If the idealized scientists could all gather together and simply share their thoughts, then everyone in the model would gain an accurate view, Peacey adds. It is because information trickles out paper by paper that false herding may occur.
But how quickly such herding forms depends on the way peer review is conducted, Munafò says. The authors compare what they call a 'subjective' version of peer review, in which reviewers' private thoughts inform their review, to an ‘objective’ version, in which researchers are not allowed to use their private information to influence their decision. The comparison revealed that the extra sharing of information can slow and sometimes reverse herding in contentious fields.
From mathematics to reality
The study “initiates an important discussion that I think people are having in many hand-waving ways”, says Luís Amaral, a physicist who studies complex systems at Northwestern University in Evanston, Illinois. It suggests that objective peer review may sometimes assist an emerging false consensus. “This is one of the fascinating things about models — they make you realise unintended consequences,” he adds. Moreover, the hypothetical researchers are working under ideal conditions: seeking the truth, rather than, for example, trying to publish to advance their careers.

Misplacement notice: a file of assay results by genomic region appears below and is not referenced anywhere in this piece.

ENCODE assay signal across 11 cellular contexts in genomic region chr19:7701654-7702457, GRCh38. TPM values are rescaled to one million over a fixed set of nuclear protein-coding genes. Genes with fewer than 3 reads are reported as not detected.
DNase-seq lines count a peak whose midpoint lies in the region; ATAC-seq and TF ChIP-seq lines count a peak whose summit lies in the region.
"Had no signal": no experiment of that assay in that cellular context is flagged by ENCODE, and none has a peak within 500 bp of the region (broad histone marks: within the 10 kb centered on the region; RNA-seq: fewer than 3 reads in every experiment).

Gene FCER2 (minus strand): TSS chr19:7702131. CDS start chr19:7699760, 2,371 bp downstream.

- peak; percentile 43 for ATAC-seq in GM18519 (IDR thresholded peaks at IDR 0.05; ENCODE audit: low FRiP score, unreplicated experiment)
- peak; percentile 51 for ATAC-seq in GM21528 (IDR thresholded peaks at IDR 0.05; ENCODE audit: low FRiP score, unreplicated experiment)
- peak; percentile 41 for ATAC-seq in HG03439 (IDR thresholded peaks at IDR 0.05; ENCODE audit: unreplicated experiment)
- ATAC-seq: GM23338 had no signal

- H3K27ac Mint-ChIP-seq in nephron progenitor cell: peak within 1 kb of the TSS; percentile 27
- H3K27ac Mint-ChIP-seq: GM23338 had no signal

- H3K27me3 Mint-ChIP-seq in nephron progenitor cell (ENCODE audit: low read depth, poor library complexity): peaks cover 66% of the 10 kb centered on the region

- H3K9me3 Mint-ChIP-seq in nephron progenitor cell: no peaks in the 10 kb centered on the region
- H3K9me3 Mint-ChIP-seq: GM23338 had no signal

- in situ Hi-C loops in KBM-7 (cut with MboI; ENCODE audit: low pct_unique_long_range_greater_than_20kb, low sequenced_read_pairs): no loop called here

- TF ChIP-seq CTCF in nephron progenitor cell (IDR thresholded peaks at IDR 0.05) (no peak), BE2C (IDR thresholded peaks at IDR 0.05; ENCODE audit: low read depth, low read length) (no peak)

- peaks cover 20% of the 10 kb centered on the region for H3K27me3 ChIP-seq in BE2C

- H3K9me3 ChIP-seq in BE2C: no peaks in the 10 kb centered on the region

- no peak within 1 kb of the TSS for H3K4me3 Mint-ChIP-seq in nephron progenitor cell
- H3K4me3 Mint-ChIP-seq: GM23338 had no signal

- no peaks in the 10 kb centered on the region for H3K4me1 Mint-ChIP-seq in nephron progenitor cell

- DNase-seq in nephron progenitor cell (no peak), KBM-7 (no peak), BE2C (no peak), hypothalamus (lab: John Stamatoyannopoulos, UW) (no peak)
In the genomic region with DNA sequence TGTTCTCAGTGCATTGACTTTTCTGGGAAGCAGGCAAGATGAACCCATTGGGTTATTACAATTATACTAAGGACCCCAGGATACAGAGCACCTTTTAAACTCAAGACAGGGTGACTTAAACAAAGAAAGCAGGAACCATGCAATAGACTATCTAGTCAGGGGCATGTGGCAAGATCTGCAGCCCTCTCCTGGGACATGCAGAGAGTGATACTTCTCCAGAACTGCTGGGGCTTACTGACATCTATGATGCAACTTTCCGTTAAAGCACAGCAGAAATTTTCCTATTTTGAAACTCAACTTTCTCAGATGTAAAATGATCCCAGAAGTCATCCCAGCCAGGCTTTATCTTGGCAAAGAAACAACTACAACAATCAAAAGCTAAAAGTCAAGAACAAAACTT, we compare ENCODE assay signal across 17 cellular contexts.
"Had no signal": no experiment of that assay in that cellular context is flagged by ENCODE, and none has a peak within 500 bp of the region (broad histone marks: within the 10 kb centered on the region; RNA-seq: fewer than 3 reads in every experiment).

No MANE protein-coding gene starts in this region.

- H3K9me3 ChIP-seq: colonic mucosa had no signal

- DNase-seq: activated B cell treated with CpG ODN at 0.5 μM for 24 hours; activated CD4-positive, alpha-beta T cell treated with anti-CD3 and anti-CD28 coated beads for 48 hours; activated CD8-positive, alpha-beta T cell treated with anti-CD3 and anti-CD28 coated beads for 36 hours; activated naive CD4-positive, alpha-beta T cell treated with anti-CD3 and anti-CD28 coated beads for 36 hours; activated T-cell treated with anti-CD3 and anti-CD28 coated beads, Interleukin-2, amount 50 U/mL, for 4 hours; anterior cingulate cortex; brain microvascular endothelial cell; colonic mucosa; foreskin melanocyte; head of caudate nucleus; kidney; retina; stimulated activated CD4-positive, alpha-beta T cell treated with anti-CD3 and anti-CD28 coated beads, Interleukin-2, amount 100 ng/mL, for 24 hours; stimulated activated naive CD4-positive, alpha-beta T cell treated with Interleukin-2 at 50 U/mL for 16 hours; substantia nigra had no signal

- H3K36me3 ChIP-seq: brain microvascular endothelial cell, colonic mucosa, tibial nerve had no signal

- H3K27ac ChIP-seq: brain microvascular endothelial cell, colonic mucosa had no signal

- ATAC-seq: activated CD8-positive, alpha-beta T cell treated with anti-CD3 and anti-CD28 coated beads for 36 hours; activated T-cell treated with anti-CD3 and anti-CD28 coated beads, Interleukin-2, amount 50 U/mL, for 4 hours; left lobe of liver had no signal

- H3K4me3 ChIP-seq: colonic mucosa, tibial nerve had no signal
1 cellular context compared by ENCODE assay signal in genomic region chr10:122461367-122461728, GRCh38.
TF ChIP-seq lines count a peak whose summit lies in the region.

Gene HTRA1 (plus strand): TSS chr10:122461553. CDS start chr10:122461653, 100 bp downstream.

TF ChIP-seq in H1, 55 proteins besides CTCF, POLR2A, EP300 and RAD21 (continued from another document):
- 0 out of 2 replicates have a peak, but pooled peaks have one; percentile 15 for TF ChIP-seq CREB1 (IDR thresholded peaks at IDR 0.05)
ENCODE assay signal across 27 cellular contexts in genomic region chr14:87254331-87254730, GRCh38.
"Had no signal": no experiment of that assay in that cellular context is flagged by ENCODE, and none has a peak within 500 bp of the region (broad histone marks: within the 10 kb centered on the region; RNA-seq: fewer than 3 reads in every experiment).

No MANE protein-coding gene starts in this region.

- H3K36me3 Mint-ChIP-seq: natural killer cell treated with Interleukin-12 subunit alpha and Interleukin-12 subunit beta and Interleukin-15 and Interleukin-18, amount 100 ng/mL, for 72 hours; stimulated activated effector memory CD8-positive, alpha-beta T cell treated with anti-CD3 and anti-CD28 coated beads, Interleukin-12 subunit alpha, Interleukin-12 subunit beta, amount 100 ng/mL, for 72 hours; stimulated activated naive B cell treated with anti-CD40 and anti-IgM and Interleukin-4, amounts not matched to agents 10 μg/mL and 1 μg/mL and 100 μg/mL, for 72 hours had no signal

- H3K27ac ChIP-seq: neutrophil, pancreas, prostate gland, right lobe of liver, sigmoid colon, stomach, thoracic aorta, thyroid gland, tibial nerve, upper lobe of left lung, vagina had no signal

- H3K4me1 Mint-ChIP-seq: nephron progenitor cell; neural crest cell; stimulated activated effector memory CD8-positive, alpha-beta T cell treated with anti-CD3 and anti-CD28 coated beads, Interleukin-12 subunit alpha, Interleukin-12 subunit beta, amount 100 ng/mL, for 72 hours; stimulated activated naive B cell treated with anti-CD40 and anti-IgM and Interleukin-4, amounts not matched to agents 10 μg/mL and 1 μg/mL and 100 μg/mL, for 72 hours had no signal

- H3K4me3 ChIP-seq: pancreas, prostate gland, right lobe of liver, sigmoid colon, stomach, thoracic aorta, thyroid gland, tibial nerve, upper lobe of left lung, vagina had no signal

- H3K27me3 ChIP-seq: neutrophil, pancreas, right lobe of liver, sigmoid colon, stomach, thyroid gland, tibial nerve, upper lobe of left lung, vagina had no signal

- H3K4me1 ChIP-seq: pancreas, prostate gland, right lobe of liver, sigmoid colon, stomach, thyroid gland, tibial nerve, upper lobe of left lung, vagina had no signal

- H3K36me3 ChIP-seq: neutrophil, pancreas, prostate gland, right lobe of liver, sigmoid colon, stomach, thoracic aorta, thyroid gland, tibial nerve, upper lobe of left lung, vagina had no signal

But Andrew Gelman, a statistician at Columbia University in New York City, says that the model does not give much insight into the real world, because science does not really progress paper by paper in a series of opposing hypotheses. “Of course I believe herd behaviour exists. But I don’t see this mathematical model as relevant for characterizing the development of scientific literatures,” he says.
Daniele Fanelli of the University of Edinburgh, UK, who studies research fraud and bias, says that the assumptions are not realistic enough to give useful predictions. In the team's model, each paper gets only one reviewer, each scientist publishes only once, and every person hears about rejections, which in reality would not be made public.
The criticism does not deter Munafò. His team is merely contributing to the debate about peer review by offering a fresh view on its dynamics, he says. He thinks that peer reviewers should be asked subjective questions such as, “to what extent do you believe the results of this paper?”
But many argue the opposite: it is better to avoid subjective peer review based on personal bias and let post-publication peer review and discussions between scientists filter the best from the worst.
Munafò’s study does not mention whether post-publication peer review might help to prevent false consensus in contentious fields, because it doesn’t include that process. But Munafò has strong opinions on the topic: “People talk about putting everything out there and letting the cream rise to the top, but I don’t think they’ve thought through what the sheer volume of material would be,” he says. “There’s a real signal-to-noise problem, and having a stronger gatekeeper function as a check on that flow would be helpful.”